Warthog Facts and Information
Introduction to Warthog
The Warthog is a member of the wild pig family, and they are larger than many other species. They have four protrusions that come out of the head and that is where their name comes from. They have small tusks that are sharp and powerful. They use them for digging as well as for fighting.
There are four subspecies of the Warthog and they vary in overall size and weight. They range from 3 to 5 feet tall and from 100 to 170 pounds. The males are usually about 25% larger than the females. They tusks are curved and they are sharp. They have very sharp teeth too.
|Conservation status||Least Concern|
The body of the Warthog is very stocky and powerful. They are fast animals and they can be very physical with each other. They have dark gray colored skin that is has short hairs. They also have long hair that is like a mane on the back. This helps to protect their skin from the harsh sunlight. The tail is very long and thin with a tuft of hair at the end of it.
There are quite a few types of habitat that the Warthog is able to do well in. They live in the savanna, woodlands, and grassland areas. They live in various parts of Africa including Kenya, Ethiopia and Somalia.
The Warthog has adapted to be able to survive by grazing along the areas of the savanna. They rely on their snout to help them get food and they also use their front and back legs to dig. They tend to take over burrows that have been left behind by other animals though instead of digging their own when possible. These burrows offer them protection from predators as well as from the heat.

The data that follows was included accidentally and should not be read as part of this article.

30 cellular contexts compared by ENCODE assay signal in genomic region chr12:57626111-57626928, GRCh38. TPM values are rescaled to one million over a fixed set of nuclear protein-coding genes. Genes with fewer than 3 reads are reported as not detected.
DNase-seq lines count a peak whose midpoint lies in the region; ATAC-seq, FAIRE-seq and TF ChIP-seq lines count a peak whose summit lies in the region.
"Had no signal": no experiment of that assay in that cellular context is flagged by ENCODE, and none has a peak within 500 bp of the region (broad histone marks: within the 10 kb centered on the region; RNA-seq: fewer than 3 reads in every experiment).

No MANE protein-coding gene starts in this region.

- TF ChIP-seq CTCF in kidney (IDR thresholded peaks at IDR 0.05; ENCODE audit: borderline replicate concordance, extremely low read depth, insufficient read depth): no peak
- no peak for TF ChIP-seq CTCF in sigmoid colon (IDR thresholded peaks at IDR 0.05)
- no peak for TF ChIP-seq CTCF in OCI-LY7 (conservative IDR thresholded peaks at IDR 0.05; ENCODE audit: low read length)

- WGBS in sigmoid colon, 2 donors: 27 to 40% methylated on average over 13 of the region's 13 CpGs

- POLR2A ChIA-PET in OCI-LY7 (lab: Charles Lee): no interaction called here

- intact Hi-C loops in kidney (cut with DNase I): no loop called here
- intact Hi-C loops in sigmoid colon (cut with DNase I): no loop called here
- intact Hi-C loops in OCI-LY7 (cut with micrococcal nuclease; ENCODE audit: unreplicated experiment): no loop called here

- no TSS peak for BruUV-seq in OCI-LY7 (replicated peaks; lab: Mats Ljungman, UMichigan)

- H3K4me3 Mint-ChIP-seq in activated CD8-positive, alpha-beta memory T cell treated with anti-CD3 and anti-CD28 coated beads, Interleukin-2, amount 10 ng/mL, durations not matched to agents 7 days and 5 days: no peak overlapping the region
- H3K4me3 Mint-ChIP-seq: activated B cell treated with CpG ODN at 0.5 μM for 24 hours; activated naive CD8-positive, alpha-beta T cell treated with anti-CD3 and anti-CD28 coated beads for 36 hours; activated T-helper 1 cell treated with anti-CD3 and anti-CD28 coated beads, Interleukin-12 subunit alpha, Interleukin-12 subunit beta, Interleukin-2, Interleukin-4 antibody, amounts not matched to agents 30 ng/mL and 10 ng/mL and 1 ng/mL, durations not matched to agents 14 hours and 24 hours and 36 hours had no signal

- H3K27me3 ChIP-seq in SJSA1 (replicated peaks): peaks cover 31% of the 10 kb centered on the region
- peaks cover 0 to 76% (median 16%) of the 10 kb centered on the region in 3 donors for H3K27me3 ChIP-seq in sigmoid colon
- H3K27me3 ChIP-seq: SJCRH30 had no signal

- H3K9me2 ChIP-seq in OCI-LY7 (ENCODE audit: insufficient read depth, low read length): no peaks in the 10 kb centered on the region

They will roll around in mud when it is available to help them cool off when it is too hot. When it is cooler in the evening they will huddle so that they can generate enough body heat to stay warm. They tend to run away from danger most of the time but they will fight if they need to.
Most of the fighting that does occur is between two males, trying to get the right to mate with a female. They use their tusks to fight each other and the battle will continue until one of the males walks away in defeat. Usually there aren’t any serious injuries that result from such conflicts.
They are opportunistic feeders and take every chance they get to forage for food. The diet for the Warthog consists of roots, berries, grass, eggs, fungus, carrion, and bark from trees. They are able to adjust their diet based on various seasons too. During the dry season they will consume roots that most other living creatures in that area can’t digest.
Females and their young live in grounds called sounders, and the males live alone. During mating season though the males will come to those groups of females. They are attracted by the strong scent that the females deliver.
After mating occurs the female will carry the young in her body for 5 or 6 months. The young offspring are called piglets. A litter may have from 2 to 7 young in it. Sometimes females will also nurse the young of other females in their sounder. The young are able to find their own food when they are about 6 weeks old.
Even though the Warthog isn’t at risk of too low numbers right now, there are concerns about it. Many of these animals are killed by poachers that want to take their ivory. They are also killed by hunting enthusiasts that are looking for a more advanced thrill than the typical prey they go after.